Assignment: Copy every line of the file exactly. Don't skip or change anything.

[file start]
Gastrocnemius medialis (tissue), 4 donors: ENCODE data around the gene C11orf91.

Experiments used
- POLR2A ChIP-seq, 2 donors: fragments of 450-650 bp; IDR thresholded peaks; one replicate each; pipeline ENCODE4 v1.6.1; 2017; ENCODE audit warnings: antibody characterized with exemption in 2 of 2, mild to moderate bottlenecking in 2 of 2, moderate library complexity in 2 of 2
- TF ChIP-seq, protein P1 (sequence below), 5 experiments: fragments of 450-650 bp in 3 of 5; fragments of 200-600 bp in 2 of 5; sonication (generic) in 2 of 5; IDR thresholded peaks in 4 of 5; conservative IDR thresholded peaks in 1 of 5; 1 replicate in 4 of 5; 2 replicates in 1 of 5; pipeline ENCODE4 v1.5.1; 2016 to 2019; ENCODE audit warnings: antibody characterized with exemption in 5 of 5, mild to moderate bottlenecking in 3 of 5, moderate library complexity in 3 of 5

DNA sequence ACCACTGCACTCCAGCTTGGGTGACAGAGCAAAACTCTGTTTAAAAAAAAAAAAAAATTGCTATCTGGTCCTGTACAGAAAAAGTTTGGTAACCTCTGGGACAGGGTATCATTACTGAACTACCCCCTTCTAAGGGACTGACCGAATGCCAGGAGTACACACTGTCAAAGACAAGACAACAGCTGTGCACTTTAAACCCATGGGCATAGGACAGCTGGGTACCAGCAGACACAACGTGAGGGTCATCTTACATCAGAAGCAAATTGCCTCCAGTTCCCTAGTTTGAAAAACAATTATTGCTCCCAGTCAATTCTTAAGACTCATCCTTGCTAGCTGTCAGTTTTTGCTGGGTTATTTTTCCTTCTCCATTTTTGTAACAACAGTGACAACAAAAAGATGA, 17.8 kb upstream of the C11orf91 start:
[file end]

Gastrocnemius medialis (tissue), 4 donors: ENCODE data around the gene C11orf91.

Experiments used
- POLR2A ChIP-seq, 2 donors: fragments of 450-650 bp; IDR thresholded peaks; one replicate each; pipeline ENCODE4 v1.6.1; 2017; ENCODE audit warnings: antibody characterized with exemption in 2 of 2, mild to moderate bottlenecking in 2 of 2, moderate library complexity in 2 of 2
- TF ChIP-seq, protein P1 (sequence below), 5 experiments: fragments of 450-650 bp in 3 of 5; fragments of 200-600 bp in 2 of 5; sonication (generic) in 2 of 5; IDR thresholded peaks in 4 of 5; conservative IDR thresholded peaks in 1 of 5; 1 replicate in 4 of 5; 2 replicates in 1 of 5; pipeline ENCODE4 v1.5.1; 2016 to 2019; ENCODE audit warnings: antibody characterized with exemption in 5 of 5, mild to moderate bottlenecking in 3 of 5, moderate library complexity in 3 of 5

DNA sequence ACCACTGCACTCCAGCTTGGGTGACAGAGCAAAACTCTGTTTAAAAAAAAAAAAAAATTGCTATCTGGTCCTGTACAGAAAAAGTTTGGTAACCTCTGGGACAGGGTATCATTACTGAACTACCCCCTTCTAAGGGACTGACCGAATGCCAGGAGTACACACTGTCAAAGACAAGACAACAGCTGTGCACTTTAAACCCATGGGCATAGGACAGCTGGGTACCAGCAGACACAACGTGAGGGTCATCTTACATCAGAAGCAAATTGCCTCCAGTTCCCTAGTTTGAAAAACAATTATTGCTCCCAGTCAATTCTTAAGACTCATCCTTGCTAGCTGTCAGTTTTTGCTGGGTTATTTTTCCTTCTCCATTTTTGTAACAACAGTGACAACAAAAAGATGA, 17.8 kb upstream of the C11orf91 start: